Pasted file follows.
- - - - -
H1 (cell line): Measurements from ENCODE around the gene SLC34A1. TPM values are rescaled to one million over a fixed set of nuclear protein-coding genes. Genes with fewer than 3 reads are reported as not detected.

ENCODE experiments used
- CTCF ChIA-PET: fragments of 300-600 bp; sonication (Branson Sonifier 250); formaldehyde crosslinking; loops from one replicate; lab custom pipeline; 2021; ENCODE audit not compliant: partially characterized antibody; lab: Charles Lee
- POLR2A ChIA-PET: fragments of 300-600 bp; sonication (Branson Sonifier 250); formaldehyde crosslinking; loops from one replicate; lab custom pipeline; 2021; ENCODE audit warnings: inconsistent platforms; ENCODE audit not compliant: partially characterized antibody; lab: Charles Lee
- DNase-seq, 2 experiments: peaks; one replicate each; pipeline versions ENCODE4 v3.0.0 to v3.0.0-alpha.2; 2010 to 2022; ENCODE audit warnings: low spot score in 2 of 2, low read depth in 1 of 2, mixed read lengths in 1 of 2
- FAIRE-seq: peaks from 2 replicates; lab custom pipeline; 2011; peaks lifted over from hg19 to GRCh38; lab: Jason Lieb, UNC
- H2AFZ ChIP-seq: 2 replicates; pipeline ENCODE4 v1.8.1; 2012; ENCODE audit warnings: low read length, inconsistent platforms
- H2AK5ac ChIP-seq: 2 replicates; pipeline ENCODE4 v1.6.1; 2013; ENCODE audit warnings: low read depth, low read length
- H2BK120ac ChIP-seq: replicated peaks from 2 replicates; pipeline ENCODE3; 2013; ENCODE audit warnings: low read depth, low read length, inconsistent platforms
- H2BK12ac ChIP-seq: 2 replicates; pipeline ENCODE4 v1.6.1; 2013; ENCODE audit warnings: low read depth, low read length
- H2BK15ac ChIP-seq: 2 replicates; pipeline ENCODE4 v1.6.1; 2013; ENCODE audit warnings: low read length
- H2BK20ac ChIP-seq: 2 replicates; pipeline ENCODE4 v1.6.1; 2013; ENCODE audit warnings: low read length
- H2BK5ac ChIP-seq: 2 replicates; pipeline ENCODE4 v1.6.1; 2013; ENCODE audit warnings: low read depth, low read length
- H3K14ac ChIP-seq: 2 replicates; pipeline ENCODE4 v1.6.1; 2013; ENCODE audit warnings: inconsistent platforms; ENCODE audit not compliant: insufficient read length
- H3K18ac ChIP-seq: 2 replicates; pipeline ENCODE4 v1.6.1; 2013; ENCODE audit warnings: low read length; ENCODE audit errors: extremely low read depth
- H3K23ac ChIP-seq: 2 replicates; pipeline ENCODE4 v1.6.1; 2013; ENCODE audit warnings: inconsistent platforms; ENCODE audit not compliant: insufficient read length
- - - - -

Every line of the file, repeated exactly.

H1 (cell line): Measurements from ENCODE around the gene SLC34A1. TPM values are rescaled to one million over a fixed set of nuclear protein-coding genes. Genes with fewer than 3 reads are reported as not detected.

ENCODE experiments used
- CTCF ChIA-PET: fragments of 300-600 bp; sonication (Branson Sonifier 250); formaldehyde crosslinking; loops from one replicate; lab custom pipeline; 2021; ENCODE audit not compliant: partially characterized antibody; lab: Charles Lee
- POLR2A ChIA-PET: fragments of 300-600 bp; sonication (Branson Sonifier 250); formaldehyde crosslinking; loops from one replicate; lab custom pipeline; 2021; ENCODE audit warnings: inconsistent platforms; ENCODE audit not compliant: partially characterized antibody; lab: Charles Lee
- DNase-seq, 2 experiments: peaks; one replicate each; pipeline versions ENCODE4 v3.0.0 to v3.0.0-alpha.2; 2010 to 2022; ENCODE audit warnings: low spot score in 2 of 2, low read depth in 1 of 2, mixed read lengths in 1 of 2
- FAIRE-seq: peaks from 2 replicates; lab custom pipeline; 2011; peaks lifted over from hg19 to GRCh38; lab: Jason Lieb, UNC
- H2AFZ ChIP-seq: 2 replicates; pipeline ENCODE4 v1.8.1; 2012; ENCODE audit warnings: low read length, inconsistent platforms
- H2AK5ac ChIP-seq: 2 replicates; pipeline ENCODE4 v1.6.1; 2013; ENCODE audit warnings: low read depth, low read length
- H2BK120ac ChIP-seq: replicated peaks from 2 replicates; pipeline ENCODE3; 2013; ENCODE audit warnings: low read depth, low read length, inconsistent platforms
- H2BK12ac ChIP-seq: 2 replicates; pipeline ENCODE4 v1.6.1; 2013; ENCODE audit warnings: low read depth, low read length
- H2BK15ac ChIP-seq: 2 replicates; pipeline ENCODE4 v1.6.1; 2013; ENCODE audit warnings: low read length
- H2BK20ac ChIP-seq: 2 replicates; pipeline ENCODE4 v1.6.1; 2013; ENCODE audit warnings: low read length
- H2BK5ac ChIP-seq: 2 replicates; pipeline ENCODE4 v1.6.1; 2013; ENCODE audit warnings: low read depth, low read length
- H3K14ac ChIP-seq: 2 replicates; pipeline ENCODE4 v1.6.1; 2013; ENCODE audit warnings: inconsistent platforms; ENCODE audit not compliant: insufficient read length
- H3K18ac ChIP-seq: 2 replicates; pipeline ENCODE4 v1.6.1; 2013; ENCODE audit warnings: low read length; ENCODE audit errors: extremely low read depth
- H3K23ac ChIP-seq: 2 replicates; pipeline ENCODE4 v1.6.1; 2013; ENCODE audit warnings: inconsistent platforms; ENCODE audit not compliant: insufficient read length